If you're like most woodland owners, you only have so much time to spend in your forest. Job, family, and other considerations must come first. This is not the case, however, with foresters, loggers, fuelwood cutters, and others who make their living in the woods. When it comes to managing their forests, most woodland owners are part time amateurs dealing in a world of full time professionals, and at some point in time they're likely to need some help.
There are several agencies and associations in Connecticut that offer help to woodland owners. Some provide information, some offer professional assistance, some even offer financial assistance. There are so many potential sources of help, in fact, that it's easy to confuse one with the other. Yet learning where these sources are and what each one can do for you is probaby the single most important step a woodland owner can take.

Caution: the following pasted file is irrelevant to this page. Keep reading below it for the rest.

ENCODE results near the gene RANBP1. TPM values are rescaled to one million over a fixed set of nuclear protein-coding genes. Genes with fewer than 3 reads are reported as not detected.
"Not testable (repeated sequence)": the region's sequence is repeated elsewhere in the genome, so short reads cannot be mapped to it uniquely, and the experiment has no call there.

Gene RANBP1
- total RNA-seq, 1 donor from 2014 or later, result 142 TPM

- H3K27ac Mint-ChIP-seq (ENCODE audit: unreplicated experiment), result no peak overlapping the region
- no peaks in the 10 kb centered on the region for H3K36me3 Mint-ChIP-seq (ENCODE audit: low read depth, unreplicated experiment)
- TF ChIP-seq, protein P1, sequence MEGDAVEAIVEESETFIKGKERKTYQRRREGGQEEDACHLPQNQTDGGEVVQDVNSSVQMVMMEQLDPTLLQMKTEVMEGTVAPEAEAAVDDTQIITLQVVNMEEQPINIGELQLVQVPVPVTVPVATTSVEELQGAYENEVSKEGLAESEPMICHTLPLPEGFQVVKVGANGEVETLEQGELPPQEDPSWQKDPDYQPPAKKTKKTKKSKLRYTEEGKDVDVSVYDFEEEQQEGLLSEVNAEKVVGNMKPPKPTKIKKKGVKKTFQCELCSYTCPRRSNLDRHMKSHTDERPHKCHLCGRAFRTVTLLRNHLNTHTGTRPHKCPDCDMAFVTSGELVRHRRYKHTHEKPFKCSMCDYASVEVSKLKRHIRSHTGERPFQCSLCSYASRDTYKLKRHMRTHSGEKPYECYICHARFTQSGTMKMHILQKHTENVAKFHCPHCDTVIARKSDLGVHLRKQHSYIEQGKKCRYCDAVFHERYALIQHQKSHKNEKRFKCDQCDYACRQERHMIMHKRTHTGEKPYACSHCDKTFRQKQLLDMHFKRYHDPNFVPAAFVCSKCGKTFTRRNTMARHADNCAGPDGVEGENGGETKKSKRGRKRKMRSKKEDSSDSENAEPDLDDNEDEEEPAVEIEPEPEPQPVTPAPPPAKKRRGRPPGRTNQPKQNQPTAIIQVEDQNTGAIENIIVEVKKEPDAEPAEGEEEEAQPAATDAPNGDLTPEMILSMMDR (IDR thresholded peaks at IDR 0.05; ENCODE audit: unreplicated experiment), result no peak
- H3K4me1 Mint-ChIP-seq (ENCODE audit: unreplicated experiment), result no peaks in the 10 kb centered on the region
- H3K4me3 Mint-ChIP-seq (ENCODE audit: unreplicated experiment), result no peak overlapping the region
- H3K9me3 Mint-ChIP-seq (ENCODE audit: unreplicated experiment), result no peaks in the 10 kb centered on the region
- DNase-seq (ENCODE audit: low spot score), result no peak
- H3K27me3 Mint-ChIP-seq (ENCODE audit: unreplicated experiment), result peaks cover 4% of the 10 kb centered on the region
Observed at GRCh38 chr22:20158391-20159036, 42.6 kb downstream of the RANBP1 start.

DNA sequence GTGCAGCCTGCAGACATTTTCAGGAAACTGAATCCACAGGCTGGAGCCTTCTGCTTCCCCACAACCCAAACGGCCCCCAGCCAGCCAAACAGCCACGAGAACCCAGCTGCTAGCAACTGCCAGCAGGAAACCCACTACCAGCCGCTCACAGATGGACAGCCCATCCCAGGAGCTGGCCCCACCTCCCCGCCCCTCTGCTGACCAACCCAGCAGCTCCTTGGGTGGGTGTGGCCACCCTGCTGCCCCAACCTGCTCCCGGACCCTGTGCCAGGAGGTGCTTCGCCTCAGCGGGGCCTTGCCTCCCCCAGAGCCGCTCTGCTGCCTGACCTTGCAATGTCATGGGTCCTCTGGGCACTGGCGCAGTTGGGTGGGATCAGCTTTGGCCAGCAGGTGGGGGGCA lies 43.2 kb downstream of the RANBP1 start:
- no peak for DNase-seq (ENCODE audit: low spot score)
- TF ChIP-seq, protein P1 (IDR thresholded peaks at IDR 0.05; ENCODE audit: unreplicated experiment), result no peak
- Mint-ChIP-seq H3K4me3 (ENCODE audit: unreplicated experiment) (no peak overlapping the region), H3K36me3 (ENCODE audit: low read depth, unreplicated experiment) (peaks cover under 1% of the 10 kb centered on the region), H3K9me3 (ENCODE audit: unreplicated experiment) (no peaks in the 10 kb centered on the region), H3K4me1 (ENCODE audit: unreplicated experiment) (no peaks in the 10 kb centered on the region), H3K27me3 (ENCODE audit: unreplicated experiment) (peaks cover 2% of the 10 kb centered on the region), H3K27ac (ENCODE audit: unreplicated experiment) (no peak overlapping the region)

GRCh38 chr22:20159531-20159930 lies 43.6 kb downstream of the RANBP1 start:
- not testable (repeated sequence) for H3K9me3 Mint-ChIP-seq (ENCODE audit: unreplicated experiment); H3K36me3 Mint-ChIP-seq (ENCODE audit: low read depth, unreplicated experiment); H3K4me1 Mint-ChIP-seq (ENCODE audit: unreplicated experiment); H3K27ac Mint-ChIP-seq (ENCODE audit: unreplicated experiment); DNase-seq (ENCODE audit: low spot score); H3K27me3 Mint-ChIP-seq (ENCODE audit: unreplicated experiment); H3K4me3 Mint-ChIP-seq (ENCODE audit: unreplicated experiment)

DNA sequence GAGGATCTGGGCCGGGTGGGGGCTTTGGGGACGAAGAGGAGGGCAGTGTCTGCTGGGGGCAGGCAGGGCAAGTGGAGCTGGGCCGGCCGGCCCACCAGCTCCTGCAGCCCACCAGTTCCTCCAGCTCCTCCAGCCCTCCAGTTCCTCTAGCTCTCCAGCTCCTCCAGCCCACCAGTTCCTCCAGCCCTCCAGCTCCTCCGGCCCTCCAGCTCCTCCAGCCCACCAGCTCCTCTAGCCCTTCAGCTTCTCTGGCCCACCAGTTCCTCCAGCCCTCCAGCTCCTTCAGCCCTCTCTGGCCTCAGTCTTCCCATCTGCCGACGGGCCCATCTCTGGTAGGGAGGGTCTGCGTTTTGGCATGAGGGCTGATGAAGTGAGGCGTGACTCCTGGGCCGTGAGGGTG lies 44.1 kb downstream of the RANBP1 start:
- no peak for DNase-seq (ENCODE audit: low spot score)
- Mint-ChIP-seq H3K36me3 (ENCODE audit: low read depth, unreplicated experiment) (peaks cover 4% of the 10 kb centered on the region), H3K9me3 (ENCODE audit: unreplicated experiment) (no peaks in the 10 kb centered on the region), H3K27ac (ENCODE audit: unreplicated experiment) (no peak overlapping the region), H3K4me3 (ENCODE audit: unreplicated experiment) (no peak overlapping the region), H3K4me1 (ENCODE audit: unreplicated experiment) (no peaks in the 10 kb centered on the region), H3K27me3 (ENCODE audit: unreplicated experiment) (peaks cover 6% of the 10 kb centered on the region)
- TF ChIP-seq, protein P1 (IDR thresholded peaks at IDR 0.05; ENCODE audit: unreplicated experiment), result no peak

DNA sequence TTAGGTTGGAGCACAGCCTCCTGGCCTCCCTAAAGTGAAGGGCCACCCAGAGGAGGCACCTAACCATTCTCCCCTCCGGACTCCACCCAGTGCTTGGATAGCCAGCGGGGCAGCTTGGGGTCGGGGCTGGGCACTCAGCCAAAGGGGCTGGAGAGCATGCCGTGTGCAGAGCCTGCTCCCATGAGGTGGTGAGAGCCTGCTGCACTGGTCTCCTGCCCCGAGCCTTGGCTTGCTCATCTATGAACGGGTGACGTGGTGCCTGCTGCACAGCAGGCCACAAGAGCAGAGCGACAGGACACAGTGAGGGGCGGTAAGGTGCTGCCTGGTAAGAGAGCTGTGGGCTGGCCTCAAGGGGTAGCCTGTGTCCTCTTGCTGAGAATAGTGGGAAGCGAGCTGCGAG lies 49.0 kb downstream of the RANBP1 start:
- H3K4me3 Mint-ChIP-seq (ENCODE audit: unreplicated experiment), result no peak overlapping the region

What follows are descriptions of a number of public and private sources of information and assistance for forest owners. Contact your local Cooperative Extension office or Connecticut Division of Forestry Service Forester for more details.
Consulting foresters are private independent professionals who earn their living managing forestland for woodland owners. They also serve as the landowner's representative in marking, tallying and marketing timber and other forest products. Most offer a full range of forest and wildlife management services. They charge for their services, either on a per diem basis or as a percentage of gross income received for wood products sales which they oversee.
Industrial Foresters work for a wood using industry, usually a sawmill. Most offer professional marketing services if you sell your timber to their employer; a few offer comprehensive management services as well. The cost of their services is usually not charged directly to the landowner, but incorporated into the price received for the timber purchased.